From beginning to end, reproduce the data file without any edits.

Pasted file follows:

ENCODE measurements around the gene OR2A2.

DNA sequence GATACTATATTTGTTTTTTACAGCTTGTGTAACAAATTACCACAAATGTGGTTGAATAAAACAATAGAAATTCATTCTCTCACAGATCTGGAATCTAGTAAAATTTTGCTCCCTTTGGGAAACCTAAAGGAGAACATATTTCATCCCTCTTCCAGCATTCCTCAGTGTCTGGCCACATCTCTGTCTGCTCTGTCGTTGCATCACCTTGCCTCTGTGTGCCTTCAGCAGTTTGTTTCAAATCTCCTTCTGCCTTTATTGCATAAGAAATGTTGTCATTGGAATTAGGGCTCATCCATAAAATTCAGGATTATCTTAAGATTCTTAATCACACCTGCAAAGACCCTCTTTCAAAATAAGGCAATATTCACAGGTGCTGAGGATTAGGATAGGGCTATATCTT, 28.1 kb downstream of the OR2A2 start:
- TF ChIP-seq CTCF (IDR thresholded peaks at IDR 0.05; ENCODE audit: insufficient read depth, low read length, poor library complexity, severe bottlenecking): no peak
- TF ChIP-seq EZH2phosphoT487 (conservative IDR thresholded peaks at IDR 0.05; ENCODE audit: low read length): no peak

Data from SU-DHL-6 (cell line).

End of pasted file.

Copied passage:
ENCODE measurements around the gene OR2A2.

DNA sequence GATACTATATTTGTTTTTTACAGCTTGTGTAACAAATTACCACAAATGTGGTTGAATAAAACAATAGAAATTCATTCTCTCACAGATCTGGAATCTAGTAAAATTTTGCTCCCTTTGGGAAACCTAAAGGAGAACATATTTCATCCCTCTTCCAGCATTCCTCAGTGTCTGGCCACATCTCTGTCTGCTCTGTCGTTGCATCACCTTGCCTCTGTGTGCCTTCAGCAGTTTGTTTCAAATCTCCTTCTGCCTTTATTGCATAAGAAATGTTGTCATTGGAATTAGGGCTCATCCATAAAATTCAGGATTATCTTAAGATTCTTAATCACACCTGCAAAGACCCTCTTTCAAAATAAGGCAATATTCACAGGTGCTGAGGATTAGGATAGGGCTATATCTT, 28.1 kb downstream of the OR2A2 start:
- TF ChIP-seq CTCF (IDR thresholded peaks at IDR 0.05; ENCODE audit: insufficient read depth, low read length, poor library complexity, severe bottlenecking): no peak
- TF ChIP-seq EZH2phosphoT487 (conservative IDR thresholded peaks at IDR 0.05; ENCODE audit: low read length): no peak

Data from SU-DHL-6 (cell line).